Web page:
I piloted the Millennium Falcon.
I’m going to let that sink in for a second.
Yes, I maneuvered the famed spacecraft as it successfully attempted to pick up some cargo and return it to the smuggler Hondo Ohnaka.
For a person who grew up in the ’70s and was a science fiction fan, this is a big deal.
The “Star Wars” saga has been part of my life for nearly as long as I can remember. Granted, I’m not quite as fanatical as some and cannot recite lines from every single movie, but over the decades I have grown to love the characters and stories as the battle of good vs. evil raged across the galaxy.
So just the chance to fly in the Millennium Falcon alone was enough to set my heart beat racing. Being selected as a pilot was just icing on the cake.
I felt just like a kid again as my husband and I headed to Southern California and to Disneyland for a few days of R&R. It has been years since I visited the theme park and the first time I was going to visit its newest land: Star Wars: Galaxy’s Edge.
And just like my childhood visits, I couldn’t sleep the night before.
Stepping into Galaxy’s Edge was like stepping into one of the “Star Wars” movies. It is a totally immersive experience. From the overall appearance of the attractions to the writing on the buildings, not one element was left untouched. Even the greetings by “cast members” (as Disneyland employees are called) reflect the films’ themes.
Reading about it, seeing pictures and even watching a special program dedicated to Galaxy’s Edge didn’t adequately prepare me for the experience of actually being there. It was overwhelming.
My husband and I were ushered into Oga’s Cantina and it felt like I had walked into the cantina that Luke Skywalker and Obi Wan Kenobi had visited when they first met Han Solo and Chewbacca. They were looking for a ship to get them to the Alderaan system. That ship turned out to be the Millennium Falcon.
Inside the cantina there were an assortment of unusual looking characters, catchy tunes played by the DJ and the occasional droid. Drink dispensers and the bar itself practically mimicked the one in the film. It was easy to forget that you weren’t actually in another galaxy far, far away. Although, in some ways, we were.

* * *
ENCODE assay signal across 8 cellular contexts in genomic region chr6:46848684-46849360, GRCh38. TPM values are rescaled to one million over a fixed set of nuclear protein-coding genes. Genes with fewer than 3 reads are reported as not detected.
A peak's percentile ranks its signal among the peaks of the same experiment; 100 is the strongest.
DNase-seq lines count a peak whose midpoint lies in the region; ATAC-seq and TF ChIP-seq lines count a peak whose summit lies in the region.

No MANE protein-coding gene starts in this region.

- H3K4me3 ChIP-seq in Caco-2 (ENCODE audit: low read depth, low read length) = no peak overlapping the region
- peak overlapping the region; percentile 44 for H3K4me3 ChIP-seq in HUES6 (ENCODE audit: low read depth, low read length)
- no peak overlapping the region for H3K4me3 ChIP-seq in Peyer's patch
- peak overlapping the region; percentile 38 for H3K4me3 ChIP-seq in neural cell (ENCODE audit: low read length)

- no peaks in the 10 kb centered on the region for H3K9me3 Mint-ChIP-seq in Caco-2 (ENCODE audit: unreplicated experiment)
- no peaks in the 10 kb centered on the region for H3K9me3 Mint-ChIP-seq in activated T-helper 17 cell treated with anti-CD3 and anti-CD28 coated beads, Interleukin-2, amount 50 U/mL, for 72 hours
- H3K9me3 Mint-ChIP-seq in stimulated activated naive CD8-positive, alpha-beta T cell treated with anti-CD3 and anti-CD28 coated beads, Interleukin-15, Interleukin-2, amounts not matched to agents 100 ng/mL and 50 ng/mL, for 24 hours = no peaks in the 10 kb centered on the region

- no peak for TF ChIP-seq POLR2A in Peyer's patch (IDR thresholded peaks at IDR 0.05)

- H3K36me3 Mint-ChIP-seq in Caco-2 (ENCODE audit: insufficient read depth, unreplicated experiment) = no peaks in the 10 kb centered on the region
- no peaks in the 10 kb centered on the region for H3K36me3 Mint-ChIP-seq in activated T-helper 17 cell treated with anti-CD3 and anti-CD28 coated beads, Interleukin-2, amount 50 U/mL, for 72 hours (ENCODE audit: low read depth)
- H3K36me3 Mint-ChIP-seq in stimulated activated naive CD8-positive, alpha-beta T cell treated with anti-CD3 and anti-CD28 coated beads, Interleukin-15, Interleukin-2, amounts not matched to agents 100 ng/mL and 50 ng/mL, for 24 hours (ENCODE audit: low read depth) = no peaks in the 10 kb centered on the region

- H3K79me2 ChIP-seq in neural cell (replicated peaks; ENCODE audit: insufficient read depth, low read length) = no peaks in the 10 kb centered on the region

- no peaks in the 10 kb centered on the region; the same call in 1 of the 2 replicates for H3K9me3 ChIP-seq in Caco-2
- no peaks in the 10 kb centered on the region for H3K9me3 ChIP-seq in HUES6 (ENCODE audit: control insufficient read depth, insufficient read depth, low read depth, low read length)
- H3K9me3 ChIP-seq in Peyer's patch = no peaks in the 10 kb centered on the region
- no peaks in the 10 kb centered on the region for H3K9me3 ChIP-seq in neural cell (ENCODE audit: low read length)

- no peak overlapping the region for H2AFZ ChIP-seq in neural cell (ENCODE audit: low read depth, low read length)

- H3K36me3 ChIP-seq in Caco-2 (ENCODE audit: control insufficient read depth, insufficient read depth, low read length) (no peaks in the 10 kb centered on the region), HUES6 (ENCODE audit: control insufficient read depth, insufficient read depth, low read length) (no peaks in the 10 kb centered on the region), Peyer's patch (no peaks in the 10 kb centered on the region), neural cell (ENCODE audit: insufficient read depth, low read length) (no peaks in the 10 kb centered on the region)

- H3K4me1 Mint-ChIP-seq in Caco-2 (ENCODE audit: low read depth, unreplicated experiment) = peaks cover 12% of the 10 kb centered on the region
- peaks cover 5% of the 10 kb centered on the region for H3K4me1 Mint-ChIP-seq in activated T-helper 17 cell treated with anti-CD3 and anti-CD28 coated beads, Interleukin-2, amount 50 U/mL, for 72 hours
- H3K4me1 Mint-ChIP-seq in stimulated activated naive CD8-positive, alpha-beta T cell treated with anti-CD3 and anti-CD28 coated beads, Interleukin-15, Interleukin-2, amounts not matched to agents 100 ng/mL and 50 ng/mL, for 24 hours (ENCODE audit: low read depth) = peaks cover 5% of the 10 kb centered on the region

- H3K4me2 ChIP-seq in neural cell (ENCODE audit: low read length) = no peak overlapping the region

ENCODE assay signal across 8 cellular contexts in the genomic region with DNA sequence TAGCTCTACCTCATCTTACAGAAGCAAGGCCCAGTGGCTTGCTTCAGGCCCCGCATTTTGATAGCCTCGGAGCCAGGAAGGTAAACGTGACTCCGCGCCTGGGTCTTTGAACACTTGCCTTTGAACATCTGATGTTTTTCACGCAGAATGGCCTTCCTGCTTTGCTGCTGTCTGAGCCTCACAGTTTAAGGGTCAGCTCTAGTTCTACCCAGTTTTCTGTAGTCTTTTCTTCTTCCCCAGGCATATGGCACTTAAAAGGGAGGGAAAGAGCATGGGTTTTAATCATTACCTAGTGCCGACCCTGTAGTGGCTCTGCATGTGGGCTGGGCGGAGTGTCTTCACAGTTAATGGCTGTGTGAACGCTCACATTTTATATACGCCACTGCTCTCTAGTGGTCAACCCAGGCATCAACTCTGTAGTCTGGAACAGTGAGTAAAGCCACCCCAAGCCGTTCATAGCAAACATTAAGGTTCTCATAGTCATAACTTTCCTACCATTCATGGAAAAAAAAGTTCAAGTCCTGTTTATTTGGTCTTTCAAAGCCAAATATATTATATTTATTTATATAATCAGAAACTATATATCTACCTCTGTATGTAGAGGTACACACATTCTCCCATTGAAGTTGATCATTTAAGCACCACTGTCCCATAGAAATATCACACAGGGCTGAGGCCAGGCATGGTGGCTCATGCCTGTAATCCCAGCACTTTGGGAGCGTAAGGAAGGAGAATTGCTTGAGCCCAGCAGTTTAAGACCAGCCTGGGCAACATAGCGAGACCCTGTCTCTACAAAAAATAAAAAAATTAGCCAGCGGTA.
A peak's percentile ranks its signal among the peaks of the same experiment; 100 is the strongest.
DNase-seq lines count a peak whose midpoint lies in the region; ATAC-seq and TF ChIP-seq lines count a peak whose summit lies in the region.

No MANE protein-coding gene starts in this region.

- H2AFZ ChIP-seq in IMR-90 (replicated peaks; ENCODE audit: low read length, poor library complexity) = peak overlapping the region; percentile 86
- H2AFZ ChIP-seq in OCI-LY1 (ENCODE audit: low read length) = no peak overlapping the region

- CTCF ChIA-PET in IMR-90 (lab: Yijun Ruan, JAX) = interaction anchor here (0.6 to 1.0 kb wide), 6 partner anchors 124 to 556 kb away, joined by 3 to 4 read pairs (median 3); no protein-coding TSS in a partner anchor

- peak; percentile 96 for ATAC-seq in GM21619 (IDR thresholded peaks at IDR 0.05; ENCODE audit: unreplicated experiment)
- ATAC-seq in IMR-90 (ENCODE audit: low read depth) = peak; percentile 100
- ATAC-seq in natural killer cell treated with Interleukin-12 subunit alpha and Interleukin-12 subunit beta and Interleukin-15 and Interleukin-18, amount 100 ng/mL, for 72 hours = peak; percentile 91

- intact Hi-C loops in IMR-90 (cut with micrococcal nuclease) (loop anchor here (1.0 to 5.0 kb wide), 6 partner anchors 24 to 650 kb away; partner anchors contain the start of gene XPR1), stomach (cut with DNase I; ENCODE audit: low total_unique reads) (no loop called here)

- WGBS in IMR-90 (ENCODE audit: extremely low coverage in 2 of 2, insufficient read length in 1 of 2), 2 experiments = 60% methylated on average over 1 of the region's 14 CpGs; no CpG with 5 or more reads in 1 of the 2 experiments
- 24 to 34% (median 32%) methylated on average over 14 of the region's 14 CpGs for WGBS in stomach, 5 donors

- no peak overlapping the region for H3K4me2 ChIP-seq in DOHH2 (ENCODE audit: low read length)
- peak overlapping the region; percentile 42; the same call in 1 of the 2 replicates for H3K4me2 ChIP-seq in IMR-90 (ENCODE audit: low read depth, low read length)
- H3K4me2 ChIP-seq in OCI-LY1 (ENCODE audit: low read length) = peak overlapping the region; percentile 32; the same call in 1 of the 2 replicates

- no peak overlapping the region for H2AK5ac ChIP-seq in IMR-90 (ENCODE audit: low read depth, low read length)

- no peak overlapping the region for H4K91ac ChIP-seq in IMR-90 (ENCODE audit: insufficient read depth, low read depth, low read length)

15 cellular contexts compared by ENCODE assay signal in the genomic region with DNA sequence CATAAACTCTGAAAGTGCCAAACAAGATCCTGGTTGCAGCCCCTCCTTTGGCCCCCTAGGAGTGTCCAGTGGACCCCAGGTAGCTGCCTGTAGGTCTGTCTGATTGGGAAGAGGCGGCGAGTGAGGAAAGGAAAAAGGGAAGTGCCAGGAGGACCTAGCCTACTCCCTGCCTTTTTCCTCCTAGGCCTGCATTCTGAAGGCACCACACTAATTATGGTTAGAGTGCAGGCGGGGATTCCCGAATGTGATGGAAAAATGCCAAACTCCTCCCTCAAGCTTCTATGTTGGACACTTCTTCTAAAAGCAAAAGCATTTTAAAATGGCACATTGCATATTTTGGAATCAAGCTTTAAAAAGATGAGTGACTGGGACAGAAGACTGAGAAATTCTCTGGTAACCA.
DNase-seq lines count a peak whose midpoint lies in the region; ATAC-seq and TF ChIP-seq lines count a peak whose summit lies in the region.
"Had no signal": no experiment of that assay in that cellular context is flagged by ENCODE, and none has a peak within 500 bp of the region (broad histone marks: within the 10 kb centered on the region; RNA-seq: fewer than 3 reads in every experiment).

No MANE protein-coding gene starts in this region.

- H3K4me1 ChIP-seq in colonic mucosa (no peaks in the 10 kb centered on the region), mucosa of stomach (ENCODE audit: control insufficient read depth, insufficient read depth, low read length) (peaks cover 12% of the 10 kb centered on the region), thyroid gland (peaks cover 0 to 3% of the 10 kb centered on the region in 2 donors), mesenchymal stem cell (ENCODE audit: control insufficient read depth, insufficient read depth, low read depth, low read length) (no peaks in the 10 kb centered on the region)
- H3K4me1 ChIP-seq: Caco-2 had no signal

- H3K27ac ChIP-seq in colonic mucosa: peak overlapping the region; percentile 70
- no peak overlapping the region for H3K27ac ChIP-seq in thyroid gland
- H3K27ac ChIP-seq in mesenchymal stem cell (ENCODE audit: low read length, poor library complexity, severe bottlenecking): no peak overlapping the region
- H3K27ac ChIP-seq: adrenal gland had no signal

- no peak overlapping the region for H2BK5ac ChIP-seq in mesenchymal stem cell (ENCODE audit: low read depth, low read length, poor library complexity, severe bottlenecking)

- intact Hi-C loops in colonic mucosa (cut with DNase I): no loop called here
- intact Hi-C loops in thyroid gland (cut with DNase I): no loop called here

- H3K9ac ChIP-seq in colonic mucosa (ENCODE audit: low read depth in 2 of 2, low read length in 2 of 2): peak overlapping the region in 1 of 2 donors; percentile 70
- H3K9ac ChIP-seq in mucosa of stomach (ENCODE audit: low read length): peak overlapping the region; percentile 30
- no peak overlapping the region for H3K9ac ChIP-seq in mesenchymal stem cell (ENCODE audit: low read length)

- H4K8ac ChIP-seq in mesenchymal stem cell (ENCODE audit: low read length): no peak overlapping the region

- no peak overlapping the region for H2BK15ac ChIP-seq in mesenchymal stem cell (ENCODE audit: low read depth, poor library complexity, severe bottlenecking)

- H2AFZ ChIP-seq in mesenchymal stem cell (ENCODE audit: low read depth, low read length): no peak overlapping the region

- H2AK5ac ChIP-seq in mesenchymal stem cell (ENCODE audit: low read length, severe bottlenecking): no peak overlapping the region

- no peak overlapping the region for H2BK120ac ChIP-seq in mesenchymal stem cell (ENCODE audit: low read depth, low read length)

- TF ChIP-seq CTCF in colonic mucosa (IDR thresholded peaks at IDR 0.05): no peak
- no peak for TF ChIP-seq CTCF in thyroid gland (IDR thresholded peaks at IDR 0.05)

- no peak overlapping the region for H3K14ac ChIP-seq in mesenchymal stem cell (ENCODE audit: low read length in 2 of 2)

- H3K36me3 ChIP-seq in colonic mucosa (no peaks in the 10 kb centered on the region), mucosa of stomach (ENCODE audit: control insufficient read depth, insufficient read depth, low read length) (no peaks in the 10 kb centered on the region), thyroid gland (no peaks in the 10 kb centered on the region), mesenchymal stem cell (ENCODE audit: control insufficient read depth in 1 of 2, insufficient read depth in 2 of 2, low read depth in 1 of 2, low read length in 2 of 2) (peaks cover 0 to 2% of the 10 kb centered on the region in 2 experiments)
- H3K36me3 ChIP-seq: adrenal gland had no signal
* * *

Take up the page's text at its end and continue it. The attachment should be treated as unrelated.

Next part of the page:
So, it seemed appropriate that the ship itself would be our next stop on our visit to the Black Spire Outpost on the Planet Batuu — the proper name for Disney’s new land.
Again, the attention to detail was amazing. It was obvious that Disney’s Imagineers had teamed with the folks from George Lucas’ Lucasarts to replicate elements from the films.
As we waited in line for our turn to ride in the Millennium Falcon, we wove our way through a space port, heard transmissions from the crew and learned about our pending mission. With each step toward the ship, my excitement grew.
Once “on board,” we were given our assignments. I suppose you could call it luck that my husband and I were tasked with being pilots. Or you could call it fate. Either way it was an experience unlike any others. Sitting in front of the control panel and looking out the cockpit window was surreal.
Then we were off on our adventure. We really did pilot the ship, moving left and right, up and down. We moved levers and pushed buttons for a truly interactive experience. For the duration of the ride, I felt like Han Solo’s apprentice. I felt his presence. I felt the Force.
While the adult in me appreciates the intricacies of what it took to create this one-of-a-kind experience, the kid inside still feels my heart racing whenever I think of the day that I piloted the Millennium Falcon.
Hali Bernstein Saylor is editor of the Boulder City Review. She can be reached at firstname.lastname@example.org or at 702-586-9523. Follow @HalisComment on Twitter.